Apple to stop some watch sales in U.S. over patent dispute

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(Adobe Stock)

Apple Inc. will stop selling the latest versions of its smartwatch in the U.S. due to a patent dispute, taking the devices off the market in the middle of the busy holiday season.

Sales of the Apple Watch Series 9 and Ultra 2 will be halted on the company’s online store on Dec. 21 and at its physical retail stores beginning on Christmas Eve, it said in a statement.

The move comes ahead of the anticipated import ban of Apple Watch models with a blood oxygen sensor—first added to the lineup in 2020—stemming from a legal battle with Masimo Corp.

The International Trade Commission ruled in October that Apple violates Masimo patents and would need to halt sales of infringing devices. The patents relate to an Apple Watch app that allows the device to calculate a person’s blood oxygen saturation.

A presidential review of that order is now underway. “While the review period will not end until Dec. 25, Apple is preemptively taking steps to comply should the ruling stand,” the company said.

Health features have become increasingly critical selling points for the Apple Watch, putting the company in competition with medical device makers. Masimo, based in Irvine, California, sells a range of health monitoring technology.

In a statement, Masimo said the ban “demonstrates that even the world’s most powerful company must abide by the law.”

“The ITC found that Apple stole Masimo’s patented pulse oximetry technology, which measures blood oxygen,” the company said. “The ITC undertook a thorough legal process and its expert judgment in this matter should be respected, protecting intellectual property rights and maintaining public trust in the United States’ patent system.”

The Apple Watch Series 9 and Ultra 2 generate the vast majority of the company’s watch sales. Apple doesn’t say how much revenue the product line brings in, but it’s a core part of its Wearables, Home and Accessories business, which generates more than $40 billion a year.

The news, previously reported by 9to5Mac, sent the shares down 1.3% in New York on Monday. The stock had reached a record high last week. Masimo gained 3.5%.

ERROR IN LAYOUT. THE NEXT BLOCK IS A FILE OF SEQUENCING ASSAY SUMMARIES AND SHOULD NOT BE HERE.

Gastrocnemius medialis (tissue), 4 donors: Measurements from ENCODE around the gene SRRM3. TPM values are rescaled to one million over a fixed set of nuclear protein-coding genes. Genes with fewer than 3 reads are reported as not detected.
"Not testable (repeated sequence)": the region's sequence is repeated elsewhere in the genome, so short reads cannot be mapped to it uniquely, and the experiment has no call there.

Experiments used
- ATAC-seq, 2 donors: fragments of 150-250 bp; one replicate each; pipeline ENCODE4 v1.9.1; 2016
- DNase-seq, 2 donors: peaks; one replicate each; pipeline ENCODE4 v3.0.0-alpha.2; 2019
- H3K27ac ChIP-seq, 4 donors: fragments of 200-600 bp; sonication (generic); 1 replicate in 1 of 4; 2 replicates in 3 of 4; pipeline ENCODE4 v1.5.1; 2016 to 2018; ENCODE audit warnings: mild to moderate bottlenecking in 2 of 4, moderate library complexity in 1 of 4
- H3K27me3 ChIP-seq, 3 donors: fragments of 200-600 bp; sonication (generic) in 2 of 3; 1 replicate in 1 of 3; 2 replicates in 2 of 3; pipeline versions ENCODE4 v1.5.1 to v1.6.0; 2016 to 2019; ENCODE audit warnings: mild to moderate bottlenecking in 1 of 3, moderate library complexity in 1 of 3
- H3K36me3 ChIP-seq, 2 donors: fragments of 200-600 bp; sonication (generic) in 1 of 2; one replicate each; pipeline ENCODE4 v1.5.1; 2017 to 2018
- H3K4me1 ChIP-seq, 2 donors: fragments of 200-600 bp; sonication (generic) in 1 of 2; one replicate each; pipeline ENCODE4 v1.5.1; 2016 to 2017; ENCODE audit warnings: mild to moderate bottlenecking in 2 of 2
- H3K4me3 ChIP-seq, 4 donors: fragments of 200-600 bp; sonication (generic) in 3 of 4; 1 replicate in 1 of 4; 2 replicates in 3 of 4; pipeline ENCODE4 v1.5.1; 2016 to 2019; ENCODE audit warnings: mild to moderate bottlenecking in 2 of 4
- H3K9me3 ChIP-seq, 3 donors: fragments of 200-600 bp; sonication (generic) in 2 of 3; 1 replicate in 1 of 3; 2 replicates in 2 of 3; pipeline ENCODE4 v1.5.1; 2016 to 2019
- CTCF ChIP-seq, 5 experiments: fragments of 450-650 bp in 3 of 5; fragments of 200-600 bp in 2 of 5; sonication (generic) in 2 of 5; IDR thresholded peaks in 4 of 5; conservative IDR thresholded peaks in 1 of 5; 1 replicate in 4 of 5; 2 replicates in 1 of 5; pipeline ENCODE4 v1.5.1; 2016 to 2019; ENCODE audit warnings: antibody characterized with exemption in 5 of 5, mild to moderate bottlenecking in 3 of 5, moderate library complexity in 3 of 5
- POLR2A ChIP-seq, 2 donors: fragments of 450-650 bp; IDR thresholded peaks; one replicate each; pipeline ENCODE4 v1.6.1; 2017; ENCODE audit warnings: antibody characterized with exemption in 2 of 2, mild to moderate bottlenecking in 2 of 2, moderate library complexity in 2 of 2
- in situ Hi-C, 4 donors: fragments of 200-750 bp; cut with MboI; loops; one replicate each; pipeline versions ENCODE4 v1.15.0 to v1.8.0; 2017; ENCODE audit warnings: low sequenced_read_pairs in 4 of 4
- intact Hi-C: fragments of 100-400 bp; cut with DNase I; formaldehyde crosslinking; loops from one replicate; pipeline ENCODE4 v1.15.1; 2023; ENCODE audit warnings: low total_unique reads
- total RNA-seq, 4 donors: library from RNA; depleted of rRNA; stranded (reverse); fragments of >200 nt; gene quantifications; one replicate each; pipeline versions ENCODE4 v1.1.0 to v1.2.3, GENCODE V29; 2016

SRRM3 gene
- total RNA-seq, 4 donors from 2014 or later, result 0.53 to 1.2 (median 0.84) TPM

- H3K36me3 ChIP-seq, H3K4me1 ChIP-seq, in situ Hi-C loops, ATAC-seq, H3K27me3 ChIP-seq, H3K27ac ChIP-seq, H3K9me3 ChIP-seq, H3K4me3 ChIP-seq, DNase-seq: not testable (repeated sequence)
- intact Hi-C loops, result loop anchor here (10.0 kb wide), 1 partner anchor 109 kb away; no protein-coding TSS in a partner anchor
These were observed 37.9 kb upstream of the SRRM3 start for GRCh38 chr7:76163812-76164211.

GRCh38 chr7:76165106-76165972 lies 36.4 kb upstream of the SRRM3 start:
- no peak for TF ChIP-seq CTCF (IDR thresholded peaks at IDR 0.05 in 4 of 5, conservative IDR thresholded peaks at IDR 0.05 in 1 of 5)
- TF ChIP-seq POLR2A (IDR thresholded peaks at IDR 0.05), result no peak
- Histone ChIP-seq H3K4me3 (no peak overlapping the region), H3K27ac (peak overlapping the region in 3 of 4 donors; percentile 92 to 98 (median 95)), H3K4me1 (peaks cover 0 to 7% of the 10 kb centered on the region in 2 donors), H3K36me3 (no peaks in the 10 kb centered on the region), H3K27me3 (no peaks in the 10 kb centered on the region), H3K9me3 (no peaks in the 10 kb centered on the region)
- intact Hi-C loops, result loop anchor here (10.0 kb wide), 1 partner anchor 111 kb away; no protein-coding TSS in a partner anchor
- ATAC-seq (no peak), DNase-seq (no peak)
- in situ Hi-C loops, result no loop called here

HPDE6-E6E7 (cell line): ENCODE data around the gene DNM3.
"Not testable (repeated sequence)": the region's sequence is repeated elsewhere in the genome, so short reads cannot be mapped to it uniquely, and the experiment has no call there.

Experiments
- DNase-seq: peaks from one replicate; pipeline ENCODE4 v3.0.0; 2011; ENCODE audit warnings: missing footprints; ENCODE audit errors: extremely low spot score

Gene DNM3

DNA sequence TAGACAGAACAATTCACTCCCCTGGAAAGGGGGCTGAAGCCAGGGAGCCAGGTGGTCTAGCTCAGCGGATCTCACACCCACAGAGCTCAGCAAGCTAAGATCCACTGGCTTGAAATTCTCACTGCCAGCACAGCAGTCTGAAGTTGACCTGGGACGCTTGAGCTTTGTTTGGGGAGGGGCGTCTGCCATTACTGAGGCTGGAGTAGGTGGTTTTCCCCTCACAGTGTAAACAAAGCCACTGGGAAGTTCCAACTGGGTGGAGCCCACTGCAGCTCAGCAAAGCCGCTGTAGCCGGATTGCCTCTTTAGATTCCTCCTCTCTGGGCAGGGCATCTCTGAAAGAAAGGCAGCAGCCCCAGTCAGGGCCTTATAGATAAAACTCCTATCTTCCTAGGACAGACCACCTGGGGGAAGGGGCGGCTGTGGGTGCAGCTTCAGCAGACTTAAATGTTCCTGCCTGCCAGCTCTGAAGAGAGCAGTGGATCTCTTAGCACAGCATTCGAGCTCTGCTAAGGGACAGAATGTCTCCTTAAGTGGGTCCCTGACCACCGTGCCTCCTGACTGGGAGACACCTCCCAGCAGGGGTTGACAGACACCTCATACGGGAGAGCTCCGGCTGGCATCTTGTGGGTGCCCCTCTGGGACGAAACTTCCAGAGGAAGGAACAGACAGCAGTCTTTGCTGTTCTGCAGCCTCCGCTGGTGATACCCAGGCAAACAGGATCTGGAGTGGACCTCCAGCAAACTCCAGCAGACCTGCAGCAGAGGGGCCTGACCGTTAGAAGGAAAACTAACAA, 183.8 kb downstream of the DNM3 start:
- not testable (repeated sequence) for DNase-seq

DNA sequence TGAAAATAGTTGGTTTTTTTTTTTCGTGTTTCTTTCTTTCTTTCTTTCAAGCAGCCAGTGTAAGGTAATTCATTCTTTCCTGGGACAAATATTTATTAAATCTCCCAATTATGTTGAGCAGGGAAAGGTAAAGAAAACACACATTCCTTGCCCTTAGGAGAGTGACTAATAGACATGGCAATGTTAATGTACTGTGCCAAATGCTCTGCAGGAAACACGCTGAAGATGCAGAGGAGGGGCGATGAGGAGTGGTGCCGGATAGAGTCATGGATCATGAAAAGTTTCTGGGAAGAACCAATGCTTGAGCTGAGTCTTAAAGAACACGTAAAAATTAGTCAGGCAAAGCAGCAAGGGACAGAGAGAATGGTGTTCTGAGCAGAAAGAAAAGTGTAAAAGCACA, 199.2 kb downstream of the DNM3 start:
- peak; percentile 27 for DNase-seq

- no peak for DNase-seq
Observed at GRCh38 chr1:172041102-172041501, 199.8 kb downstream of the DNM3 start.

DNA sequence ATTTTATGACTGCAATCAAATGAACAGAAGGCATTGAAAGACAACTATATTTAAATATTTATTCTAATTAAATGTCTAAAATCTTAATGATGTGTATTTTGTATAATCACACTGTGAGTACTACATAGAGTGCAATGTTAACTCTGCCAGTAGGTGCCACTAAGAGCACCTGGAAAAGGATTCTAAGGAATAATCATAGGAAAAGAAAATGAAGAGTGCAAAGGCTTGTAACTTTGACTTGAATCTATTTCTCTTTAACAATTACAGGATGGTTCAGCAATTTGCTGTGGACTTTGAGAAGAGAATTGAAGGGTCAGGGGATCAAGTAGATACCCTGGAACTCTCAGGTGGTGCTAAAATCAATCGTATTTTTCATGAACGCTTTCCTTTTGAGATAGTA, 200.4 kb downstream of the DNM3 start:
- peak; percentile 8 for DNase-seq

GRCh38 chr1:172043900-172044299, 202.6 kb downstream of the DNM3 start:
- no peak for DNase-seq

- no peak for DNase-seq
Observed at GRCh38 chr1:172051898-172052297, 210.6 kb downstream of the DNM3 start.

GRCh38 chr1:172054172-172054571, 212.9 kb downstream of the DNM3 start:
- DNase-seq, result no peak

The devices will be removed from Apple’s online store at 3 p.m. New York time on Thursday. Apple said there will be no impact to watches already sold to customers. The SE model, which lacks the blood oxygen feature, also remains on sale. The company said it would provide more information on Dec. 25 as the review period concludes.

The need for Apple to stop selling a core product in the U.S. is unprecedented, especially during the company’s most important quarter. In the past, Apple has had to halt sales of older iPhones in places like Germany due to patent issues. In the US, the ITC has ruled before on other Apple disputes, including one with Samsung Electronics Co. over the iPhone and iPad. In that case, President Barack Obama stepped in to overturn a ban.

An Apple spokesperson said that the ruling from the ITC is erroneous and should be reversed. The company plans to appeal the decision.

Given that the issue is related to hardware patents, Apple can’t quickly resolve the dispute with a software update—a tactic it has used in the past. If Apple doesn’t win on appeal or by presidential intervention, it’s unclear how long it would take for the company to redesign the devices to not violate the Masimo patents.

The company’s devices will continue to be sold via many third-party retailers, which could help buoy Apple’s fiscal first-quarter sales. In some cases, Apple products generate higher sales volume at outside retailers than through its own channels.

The Cupertino, California-based company operates about 270 stores in the U.S. Apple previously said its first-quarter revenue would be in line with last year. That suggests that the Apple Watch disruption could be the difference between revenue growing for the first time in a year or declining again. Already, the company’s sales have dropped for four straight quarters – the longest such streak in two decades.

Apple has been preparing its retail outlets for the disruption in recent days, sending stores new signs that advertise its watches without showing specific photos of the Series 9 and Ultra 2. Given that the halt doesn’t officially go into effect until next Monday, the Biden administration could still step in at the eleventh hour and prevent it.

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